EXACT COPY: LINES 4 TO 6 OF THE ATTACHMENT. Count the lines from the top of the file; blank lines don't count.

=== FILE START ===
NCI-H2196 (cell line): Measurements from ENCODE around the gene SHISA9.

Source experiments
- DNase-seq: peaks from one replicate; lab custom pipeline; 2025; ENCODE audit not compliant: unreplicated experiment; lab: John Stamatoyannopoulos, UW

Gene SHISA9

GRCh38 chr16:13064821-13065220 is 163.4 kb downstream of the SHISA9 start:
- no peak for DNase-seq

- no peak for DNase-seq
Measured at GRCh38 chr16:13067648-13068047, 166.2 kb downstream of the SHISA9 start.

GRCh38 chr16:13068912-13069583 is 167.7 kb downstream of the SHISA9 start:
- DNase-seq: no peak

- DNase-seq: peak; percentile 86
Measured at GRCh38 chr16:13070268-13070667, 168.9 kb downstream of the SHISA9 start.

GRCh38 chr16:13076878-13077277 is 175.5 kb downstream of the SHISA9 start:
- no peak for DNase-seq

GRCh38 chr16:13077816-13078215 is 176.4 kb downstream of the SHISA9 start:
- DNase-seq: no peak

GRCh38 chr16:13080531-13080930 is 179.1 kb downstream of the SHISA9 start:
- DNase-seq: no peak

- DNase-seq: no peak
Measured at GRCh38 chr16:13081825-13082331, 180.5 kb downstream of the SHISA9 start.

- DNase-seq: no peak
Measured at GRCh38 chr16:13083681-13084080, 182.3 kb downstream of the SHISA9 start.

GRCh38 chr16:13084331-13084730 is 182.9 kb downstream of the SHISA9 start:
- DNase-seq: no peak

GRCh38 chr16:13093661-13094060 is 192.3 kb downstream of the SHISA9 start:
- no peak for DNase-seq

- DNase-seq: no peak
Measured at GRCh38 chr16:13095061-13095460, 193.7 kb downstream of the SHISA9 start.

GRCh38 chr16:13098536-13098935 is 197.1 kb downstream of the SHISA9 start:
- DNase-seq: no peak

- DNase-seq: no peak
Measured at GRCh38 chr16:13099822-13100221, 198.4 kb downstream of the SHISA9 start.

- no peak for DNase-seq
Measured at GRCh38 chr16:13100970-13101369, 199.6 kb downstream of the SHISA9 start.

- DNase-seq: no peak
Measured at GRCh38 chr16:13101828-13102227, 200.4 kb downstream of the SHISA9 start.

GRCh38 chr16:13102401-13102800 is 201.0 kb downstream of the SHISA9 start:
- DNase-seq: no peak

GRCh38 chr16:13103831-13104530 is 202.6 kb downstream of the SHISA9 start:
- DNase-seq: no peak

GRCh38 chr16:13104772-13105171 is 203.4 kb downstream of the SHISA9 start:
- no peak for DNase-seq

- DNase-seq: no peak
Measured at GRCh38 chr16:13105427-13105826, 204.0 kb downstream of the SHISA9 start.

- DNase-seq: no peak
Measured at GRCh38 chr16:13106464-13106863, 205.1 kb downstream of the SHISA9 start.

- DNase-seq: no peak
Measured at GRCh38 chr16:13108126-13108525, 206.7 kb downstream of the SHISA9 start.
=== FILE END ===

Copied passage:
Gene SHISA9

GRCh38 chr16:13064821-13065220 is 163.4 kb downstream of the SHISA9 start:
- no peak for DNase-seq